One really nice aspect of following a river is that you're sure to "discover" some great sites and destinations none of your friends know about. Maybe a small, little-known museum? Or an old country store? Or a bed and breakfast that hasn't made it into the guidebooks yet?
Or just pick a highway and follow it wherever it goes. We have, in the past, taken you along U.S. 68 exactly like that. But it doesn't have to be a well-known road. You could instead choose Kentucky 32, for instance, which weaves its way through the northeastern part of the state, from Georgetown to Louisa. Or maybe Kentucky 100, as it plays hopscotch with the Tennessee border between Tompkinsville and Russellville. Or maybe Kentucky 121 as it cuts its diagonal slash across the far western counties.
You know those "off-the-beaten-path" type books? This is one of the methods used by their authors to find those out-of-the-way places. No reason you can't use the same technique for your own travels.
Crafts is another themed trip. By following Kentucky 119 and the Daniel Boone Parkway, you can construct at least one loop drive that takes you to many crafts locales. You can visit Morris Fork Crafts, Marie Steward Crafts Shop, Rainbow Hollow (where the work of nearly 200 mountain craftspeople is showcased), the Pine Mountain-Letcher County Crafts Co-Op, and Oven Fork Mercantile, among others.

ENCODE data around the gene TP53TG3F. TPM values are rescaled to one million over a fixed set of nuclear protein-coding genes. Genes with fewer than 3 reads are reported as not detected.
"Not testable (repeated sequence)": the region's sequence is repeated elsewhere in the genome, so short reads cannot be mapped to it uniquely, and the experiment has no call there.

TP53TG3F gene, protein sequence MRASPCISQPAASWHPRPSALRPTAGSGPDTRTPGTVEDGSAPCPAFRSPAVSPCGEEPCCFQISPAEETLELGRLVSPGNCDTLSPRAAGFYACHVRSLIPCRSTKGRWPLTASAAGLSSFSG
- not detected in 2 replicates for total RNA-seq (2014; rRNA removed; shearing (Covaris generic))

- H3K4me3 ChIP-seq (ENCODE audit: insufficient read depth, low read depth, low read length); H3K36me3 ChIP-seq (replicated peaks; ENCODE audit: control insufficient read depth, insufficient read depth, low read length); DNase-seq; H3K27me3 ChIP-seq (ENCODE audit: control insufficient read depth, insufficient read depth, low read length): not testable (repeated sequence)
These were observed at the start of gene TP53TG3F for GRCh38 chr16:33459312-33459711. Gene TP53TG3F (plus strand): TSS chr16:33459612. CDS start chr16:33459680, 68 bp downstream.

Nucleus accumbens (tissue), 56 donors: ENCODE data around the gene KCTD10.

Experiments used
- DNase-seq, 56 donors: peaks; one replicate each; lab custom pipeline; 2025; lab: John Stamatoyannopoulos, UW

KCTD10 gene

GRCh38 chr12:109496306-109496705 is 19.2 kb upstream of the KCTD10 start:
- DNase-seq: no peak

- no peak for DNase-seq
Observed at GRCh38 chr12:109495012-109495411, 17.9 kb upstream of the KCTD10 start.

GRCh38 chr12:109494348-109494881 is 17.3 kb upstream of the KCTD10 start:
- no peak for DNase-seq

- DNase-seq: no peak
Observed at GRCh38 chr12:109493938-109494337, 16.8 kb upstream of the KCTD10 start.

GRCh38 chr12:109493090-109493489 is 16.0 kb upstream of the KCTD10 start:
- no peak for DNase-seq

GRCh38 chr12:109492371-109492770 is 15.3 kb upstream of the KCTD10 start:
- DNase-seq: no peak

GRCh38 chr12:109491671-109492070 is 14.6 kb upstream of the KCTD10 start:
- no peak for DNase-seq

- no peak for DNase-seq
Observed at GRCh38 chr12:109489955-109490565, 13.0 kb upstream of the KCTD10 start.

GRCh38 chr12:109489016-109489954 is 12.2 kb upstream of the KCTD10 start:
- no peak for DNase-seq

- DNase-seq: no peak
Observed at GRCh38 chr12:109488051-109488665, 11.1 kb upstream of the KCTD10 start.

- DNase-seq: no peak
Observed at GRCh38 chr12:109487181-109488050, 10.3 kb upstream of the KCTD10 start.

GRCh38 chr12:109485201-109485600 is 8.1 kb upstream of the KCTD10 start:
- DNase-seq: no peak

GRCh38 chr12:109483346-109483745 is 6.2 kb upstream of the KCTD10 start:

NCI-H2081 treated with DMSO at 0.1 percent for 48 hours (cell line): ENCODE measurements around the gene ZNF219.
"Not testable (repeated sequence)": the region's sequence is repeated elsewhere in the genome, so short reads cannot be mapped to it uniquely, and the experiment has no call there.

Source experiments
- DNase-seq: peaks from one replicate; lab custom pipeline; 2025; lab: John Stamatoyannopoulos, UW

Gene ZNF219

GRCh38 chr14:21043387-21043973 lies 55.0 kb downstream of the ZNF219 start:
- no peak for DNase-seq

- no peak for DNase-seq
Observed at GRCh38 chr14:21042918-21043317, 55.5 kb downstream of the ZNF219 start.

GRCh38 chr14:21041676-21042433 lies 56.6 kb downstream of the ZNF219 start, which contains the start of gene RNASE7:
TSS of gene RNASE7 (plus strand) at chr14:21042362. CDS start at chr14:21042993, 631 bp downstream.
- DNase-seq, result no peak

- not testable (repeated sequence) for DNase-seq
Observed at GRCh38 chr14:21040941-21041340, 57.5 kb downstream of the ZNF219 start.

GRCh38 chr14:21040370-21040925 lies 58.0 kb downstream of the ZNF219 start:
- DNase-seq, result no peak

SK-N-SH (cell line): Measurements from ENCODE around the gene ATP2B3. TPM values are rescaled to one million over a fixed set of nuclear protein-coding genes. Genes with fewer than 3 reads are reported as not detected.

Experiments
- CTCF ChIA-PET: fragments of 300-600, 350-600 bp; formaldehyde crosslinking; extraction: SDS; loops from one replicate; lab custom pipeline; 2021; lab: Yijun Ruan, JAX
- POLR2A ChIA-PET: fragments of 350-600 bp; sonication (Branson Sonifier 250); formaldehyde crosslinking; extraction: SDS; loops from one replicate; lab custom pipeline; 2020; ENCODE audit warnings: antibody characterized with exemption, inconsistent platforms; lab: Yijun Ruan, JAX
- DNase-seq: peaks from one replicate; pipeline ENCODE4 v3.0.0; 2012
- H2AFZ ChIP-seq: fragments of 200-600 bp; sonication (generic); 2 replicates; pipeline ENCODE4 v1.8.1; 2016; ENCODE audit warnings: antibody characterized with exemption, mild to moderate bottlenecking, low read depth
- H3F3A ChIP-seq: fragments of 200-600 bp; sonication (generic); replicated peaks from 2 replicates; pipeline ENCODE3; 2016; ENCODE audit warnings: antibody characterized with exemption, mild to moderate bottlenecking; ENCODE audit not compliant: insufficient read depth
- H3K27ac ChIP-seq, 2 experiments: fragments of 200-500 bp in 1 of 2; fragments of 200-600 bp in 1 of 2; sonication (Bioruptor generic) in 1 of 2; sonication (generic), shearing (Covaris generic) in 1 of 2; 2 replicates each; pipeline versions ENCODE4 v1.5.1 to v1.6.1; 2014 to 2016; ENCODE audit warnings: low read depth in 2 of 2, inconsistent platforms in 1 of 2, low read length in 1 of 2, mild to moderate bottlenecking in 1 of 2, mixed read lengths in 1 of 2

Even the buildings that house many of these craftsplaces are worth seeing. Oven Fork Mercantile, for instance, is in a restored 1930s general store and post office. Rainbow Hollow houses its crafts in several old buildings called the Pioneer Village, which includes an 1816 log cabin.
Day Trips & Short Stops
Famous women captives
Early American literature is filled with captivity stories, tales about men and women who were captured by hostile natives, but who either escaped or were rescued.
The three greatest such stories each have a Kentucky connection. What's more, all have sites that make great day trips.
In the early 1750s, Mary Ingles was taken by the Shawnee from her home in Draper Meadows (now part of West Virginia). Later, while on a salt-making expedition to what is now Big Bone Lick State Park, she escaped with another woman prisoner and walked back home, covering more than 700 miles.
What brought them to the area were the salt springs, the same springs that had attracted animals since prehistoric times. You can see all this at Big Bone Lick State Park, 3380 Beaver Road, Union, KY 41091, (859) 384-3522.
The capture and rescue of the Boone and Callaway girls is the most famous captivity story of all. While playing on a Sunday afternoon, the girls were taken after they canoed across the Kentucky River, despite parental instructions not to. The men of Fort Boonesborough took out after them (Daniel Boone himself was barefoot at the start of the chase). Eventually they caught up with the party, and rescued the girls.
This has served as the basis for fictional accounts of life on the frontier. James Fennimore Cooper, for instance, used it as the basis for his captivity scenes in the book Last of the Mohicans.